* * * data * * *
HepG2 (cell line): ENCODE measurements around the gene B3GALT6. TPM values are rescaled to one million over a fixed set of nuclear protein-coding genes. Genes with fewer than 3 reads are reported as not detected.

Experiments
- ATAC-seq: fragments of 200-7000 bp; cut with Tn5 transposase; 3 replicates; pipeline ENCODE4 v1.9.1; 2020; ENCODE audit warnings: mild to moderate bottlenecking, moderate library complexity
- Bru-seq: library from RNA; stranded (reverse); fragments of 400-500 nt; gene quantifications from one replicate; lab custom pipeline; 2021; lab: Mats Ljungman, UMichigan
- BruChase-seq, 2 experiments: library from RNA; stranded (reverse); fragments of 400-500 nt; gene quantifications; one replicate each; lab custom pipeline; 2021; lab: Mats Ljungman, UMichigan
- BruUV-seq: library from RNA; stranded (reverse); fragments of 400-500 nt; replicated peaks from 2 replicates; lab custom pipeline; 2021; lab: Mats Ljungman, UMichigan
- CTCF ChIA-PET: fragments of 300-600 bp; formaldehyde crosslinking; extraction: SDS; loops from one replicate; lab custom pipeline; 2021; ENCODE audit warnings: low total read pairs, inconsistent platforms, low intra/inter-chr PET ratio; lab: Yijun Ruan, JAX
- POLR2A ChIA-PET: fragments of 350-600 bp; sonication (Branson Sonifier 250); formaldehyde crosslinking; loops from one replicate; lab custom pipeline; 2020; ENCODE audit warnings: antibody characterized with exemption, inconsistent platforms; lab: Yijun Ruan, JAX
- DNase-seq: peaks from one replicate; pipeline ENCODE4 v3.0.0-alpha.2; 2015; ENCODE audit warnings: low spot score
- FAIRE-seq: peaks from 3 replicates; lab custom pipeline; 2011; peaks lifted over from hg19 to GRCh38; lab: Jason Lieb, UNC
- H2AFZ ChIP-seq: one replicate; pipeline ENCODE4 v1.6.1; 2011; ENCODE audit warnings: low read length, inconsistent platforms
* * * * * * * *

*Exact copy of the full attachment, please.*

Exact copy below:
HepG2 (cell line): ENCODE measurements around the gene B3GALT6. TPM values are rescaled to one million over a fixed set of nuclear protein-coding genes. Genes with fewer than 3 reads are reported as not detected.

Experiments
- ATAC-seq: fragments of 200-7000 bp; cut with Tn5 transposase; 3 replicates; pipeline ENCODE4 v1.9.1; 2020; ENCODE audit warnings: mild to moderate bottlenecking, moderate library complexity
- Bru-seq: library from RNA; stranded (reverse); fragments of 400-500 nt; gene quantifications from one replicate; lab custom pipeline; 2021; lab: Mats Ljungman, UMichigan
- BruChase-seq, 2 experiments: library from RNA; stranded (reverse); fragments of 400-500 nt; gene quantifications; one replicate each; lab custom pipeline; 2021; lab: Mats Ljungman, UMichigan
- BruUV-seq: library from RNA; stranded (reverse); fragments of 400-500 nt; replicated peaks from 2 replicates; lab custom pipeline; 2021; lab: Mats Ljungman, UMichigan
- CTCF ChIA-PET: fragments of 300-600 bp; formaldehyde crosslinking; extraction: SDS; loops from one replicate; lab custom pipeline; 2021; ENCODE audit warnings: low total read pairs, inconsistent platforms, low intra/inter-chr PET ratio; lab: Yijun Ruan, JAX
- POLR2A ChIA-PET: fragments of 350-600 bp; sonication (Branson Sonifier 250); formaldehyde crosslinking; loops from one replicate; lab custom pipeline; 2020; ENCODE audit warnings: antibody characterized with exemption, inconsistent platforms; lab: Yijun Ruan, JAX
- DNase-seq: peaks from one replicate; pipeline ENCODE4 v3.0.0-alpha.2; 2015; ENCODE audit warnings: low spot score
- FAIRE-seq: peaks from 3 replicates; lab custom pipeline; 2011; peaks lifted over from hg19 to GRCh38; lab: Jason Lieb, UNC
- H2AFZ ChIP-seq: one replicate; pipeline ENCODE4 v1.6.1; 2011; ENCODE audit warnings: low read length, inconsistent platforms